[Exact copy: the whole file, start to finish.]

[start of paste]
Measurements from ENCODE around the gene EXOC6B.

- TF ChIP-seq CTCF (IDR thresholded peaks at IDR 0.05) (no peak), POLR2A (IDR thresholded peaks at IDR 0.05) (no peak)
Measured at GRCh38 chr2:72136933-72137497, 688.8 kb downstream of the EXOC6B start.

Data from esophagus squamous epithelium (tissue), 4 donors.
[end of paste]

Measurements from ENCODE around the gene EXOC6B.

- TF ChIP-seq CTCF (IDR thresholded peaks at IDR 0.05) (no peak), POLR2A (IDR thresholded peaks at IDR 0.05) (no peak)
Measured at GRCh38 chr2:72136933-72137497, 688.8 kb downstream of the EXOC6B start.

Data from esophagus squamous epithelium (tissue), 4 donors.